Fill your tub with warm water and soak your feet for 5-15 minutes. For a more spa-like experience, add a few tablespoons of Epsom salt to help relax your muscles and relieve pain. You can also add a tablespoon of distilled white vinegar to sanitize and a few drops of essential oil for scent and other health benefits.
3. Trim your nails
After a relaxing soak, pat your feet dry. The best time to trim your nails is immediately after soaking your feet and when your nails are still soft but not wet. To trim, cut straight across the toenail to prevent ingrowth. Use a nail file or emery board to shape the corners — this can help keep your nails from catching on things like furniture or clothes. Clip off any hangnails using the nipper and buff your nail beds to smooth out any rough surfaces and prepare them for nail polish application.
Your nails aren’t ready for some color just yet. After trimming, soak your feet in the water again. Gently run a foot file or a pumice stone back and forth on your heels, soles, and sides to get rid of dead skin and calluses. Then, finish with a scrub massage on your feet, ankles, calves, and lower legs.
Exfoliating strips your skin of its natural oils, leaving it dry. So, make sure to moisturize your feet, particularly the sides and soles post-scrub. You can use lotion, foot cream, or foot mask, and massage the product onto your skin, replicating the soothing feeling you get in a salon. Pro tip: use a moisturizer that isn’t too greasy, as it may leave oils on your toenails that would make it hard for the nail polish to stay on.
6. Paint your nails
Run your nails again in nail polish remover to remove any oil residue. At this point, you may want to use a toe separator so that your toes do not overlap and avoid smudging.
Base Coat: Now, for the fun part: prop your foot onto a chair, and with smooth strokes, apply a base coat to create the perfect layer for the color coat. This will also help protect the nails, prevent chipping, and avoid staining. Wait two full minutes to dry.
Color Coat: Then, apply thin, even layers of your color coat, starting from the middle toward the sides. More thin layers will last longer than fewer thick ones. Again, give the polish at least two minutes to settle before going in for another layer.
Top Coat: Lastly, seal your pedicure with a top coat. Depending on your preference, you can use one with a glossy or matte finish. Top coats protect your nails from chips. It makes your color last longer by protecting it from sun damage, water, and other external factors.
7. Clean up
Don’t worry if you’ve got any smudges around your nails. Soak a Q-tip in polish remover to clean them right up, and you’re good to go.
DIY Pedicure Essentials: Products to Have at Home
Having someone else trim, buff, file, and paint your toenails sure is the most effortless way to get a pedicure. But, that doesn’t mean you can’t recreate that spa-like treatment right at home. Here, we conclude with some of our go-to pedicure tools and products to build your home pedicure kit.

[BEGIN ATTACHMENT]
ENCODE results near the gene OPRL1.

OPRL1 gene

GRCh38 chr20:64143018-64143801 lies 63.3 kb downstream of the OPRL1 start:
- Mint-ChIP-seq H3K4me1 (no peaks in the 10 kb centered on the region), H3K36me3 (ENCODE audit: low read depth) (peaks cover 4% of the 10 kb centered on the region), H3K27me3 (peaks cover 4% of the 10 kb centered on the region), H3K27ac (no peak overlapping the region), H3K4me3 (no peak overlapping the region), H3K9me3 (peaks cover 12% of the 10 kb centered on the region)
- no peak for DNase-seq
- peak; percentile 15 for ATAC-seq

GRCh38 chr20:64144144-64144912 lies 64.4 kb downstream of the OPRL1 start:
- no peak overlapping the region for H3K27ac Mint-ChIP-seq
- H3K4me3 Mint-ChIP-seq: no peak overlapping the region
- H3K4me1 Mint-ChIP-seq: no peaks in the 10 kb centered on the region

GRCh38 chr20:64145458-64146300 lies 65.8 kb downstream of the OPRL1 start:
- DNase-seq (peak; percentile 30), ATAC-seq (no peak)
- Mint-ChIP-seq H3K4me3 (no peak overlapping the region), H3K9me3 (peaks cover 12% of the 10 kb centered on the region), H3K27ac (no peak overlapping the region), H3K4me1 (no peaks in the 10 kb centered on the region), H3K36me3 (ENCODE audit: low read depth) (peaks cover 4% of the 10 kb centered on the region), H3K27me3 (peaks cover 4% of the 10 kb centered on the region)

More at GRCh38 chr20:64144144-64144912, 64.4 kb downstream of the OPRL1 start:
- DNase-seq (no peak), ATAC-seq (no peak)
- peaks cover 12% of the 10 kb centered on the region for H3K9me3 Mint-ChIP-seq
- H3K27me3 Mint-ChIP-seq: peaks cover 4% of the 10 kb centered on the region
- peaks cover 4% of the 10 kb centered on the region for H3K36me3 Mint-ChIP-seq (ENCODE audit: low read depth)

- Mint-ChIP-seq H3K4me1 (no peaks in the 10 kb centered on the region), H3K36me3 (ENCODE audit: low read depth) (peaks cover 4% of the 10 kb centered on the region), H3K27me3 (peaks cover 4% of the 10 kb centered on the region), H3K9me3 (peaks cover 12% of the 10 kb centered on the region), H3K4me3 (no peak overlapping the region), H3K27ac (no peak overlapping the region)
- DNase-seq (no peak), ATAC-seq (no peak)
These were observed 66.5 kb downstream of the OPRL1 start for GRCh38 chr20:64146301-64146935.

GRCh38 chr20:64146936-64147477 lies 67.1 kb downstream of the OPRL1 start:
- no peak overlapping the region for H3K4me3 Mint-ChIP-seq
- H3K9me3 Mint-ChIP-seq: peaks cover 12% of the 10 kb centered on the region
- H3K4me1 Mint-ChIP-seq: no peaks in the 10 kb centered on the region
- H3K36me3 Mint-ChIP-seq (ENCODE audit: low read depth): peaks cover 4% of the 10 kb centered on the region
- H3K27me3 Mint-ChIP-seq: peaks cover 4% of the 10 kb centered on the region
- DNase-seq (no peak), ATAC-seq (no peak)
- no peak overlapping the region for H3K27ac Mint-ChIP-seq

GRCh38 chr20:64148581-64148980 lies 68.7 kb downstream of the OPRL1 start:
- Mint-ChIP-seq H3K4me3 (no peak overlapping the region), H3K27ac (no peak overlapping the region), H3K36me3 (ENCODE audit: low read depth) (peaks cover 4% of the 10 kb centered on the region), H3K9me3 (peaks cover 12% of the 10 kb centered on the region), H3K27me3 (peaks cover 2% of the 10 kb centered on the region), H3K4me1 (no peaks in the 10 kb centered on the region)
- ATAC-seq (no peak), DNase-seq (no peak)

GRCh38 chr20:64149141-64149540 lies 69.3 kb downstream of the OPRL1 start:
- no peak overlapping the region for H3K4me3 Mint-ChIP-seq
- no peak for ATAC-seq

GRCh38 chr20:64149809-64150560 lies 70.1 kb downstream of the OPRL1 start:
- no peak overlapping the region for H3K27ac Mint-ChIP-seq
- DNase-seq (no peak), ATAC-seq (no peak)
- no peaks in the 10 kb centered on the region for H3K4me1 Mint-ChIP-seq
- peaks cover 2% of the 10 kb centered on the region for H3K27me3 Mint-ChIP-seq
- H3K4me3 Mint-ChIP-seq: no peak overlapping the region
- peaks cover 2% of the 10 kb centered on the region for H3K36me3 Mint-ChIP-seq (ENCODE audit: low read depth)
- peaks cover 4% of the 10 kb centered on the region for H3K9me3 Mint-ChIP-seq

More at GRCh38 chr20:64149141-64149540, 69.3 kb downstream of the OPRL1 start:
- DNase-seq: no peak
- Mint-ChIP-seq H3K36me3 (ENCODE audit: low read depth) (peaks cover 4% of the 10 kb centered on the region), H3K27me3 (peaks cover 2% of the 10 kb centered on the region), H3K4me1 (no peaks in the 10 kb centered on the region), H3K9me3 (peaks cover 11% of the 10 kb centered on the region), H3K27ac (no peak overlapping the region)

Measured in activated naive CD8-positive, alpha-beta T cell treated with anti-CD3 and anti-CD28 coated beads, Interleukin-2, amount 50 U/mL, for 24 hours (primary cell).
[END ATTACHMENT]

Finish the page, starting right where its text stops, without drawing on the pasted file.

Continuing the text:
Best All-in-One: WOAMA 30-Piece Professional Nail Clipper Set
This travel-friendly pedicure kit has everything you need and everything you want to help you always put your best foot forward. It sets you up with all the essential tools like clippers, a nail file, a nipper, and other facial care equipment, all housed in an elegant leather case.
Most Spa-Like: HoMedics Bubble Mate Foot Spa
If you are willing to spend a little more on a luxurious at-home pedicure, a foot spa is one we suggest. This one from HoMedics has all of the features guaranteed to impress. It has raised nodes for a deep massage, which is further amplified by the water jets. It is equipped with a removable pumice stone to shape your feet to perfection and remove calluses and other rough patches.
Best Foot Soak: Tea Tree Oil Foot Soak with Epsom Salt 16oz
Epsom salts are a classic staple of a foot soak, providing various benefits such as pain relief, softening rough, dry skin, and exfoliating dead skin cells. Pair it with tea tree oil and the result is this all-natural therapeutic product that also helps relieve skin irritations, rashes, and inflammation.
Best for the Soles: FOOTLOGIX Double-Sided File with Rubberized Handle
Many pedicurists say that a foot file is a more gentle yet effective way to remove calluses compared to chemical removal methods that use peels, masks, peels, and creams. We are particularly impressed with this file from FOOTLOGIX because it has two levels of grit — a coarse side to use if you haven’t had a pedicure in a while and the finer side to regularly scrub your soles and sides of the feet to keep calluses in check.
Best Travel: 4-Piece Medical-Grade Stainless Steel Grooming Kit
This versatile kit has pared down your pedicure set to essentials: nail clippers, a nail file, and tweezers. They are all made of medical-grade stainless steel, which is guaranteed to remain rust-proof and sharp for several years to come. It comes in a compact leather case, that’s as handy as it is aesthetically appealing.
Gender norms are completely out the door. In the past few years, we’ve seen an uptick in men getting pedicures, and the rise of spas and nail salons that specifically cater to men is a clear indication of a growing market.
Wait a few years more and we may finally see that pedicure for men is way past being just a trend, but an obvious lifestyle choice. After all, you are a hardworking man and your feet work harder for you, and they deserve as much attention as the rest of your body, if not more.